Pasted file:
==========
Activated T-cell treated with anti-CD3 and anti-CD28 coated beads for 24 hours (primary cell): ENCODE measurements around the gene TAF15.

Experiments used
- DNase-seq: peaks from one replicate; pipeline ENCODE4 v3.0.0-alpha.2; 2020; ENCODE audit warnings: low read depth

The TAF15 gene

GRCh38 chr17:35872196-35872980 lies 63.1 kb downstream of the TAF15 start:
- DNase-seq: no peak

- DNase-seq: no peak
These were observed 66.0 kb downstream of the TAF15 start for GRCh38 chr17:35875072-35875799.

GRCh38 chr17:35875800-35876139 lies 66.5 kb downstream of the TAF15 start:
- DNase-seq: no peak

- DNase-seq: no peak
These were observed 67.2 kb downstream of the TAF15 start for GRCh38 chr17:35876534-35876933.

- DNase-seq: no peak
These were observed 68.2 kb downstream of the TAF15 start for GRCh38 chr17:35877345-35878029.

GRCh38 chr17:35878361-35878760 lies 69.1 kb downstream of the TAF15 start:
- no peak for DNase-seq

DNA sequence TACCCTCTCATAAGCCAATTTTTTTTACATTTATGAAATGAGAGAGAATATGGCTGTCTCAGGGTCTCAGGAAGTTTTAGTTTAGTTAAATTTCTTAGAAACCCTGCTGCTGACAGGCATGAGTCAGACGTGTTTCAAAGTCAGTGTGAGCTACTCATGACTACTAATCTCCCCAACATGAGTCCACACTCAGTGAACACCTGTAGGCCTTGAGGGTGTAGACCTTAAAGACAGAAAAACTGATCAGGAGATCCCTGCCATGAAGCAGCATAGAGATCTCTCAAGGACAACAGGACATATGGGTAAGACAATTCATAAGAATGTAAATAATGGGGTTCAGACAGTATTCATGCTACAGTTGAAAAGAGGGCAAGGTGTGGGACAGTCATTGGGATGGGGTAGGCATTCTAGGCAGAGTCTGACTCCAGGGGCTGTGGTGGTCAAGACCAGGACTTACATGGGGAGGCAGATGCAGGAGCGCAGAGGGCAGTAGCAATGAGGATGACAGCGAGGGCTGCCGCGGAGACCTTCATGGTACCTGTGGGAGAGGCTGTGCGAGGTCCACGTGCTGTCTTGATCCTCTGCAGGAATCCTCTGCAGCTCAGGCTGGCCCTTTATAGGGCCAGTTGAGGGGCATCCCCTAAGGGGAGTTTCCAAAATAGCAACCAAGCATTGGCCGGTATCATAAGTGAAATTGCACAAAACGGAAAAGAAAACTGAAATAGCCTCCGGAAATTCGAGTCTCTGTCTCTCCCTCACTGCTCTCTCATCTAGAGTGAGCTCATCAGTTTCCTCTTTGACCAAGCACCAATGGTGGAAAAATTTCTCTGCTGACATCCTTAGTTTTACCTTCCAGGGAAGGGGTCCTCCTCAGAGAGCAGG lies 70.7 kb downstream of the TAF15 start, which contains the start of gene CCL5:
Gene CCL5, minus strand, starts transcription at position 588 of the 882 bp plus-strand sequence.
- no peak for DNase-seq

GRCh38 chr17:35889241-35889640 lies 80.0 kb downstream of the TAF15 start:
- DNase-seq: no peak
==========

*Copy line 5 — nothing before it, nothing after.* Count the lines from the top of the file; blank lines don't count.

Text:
GRCh38 chr17:35872196-35872980 lies 63.1 kb downstream of the TAF15 start: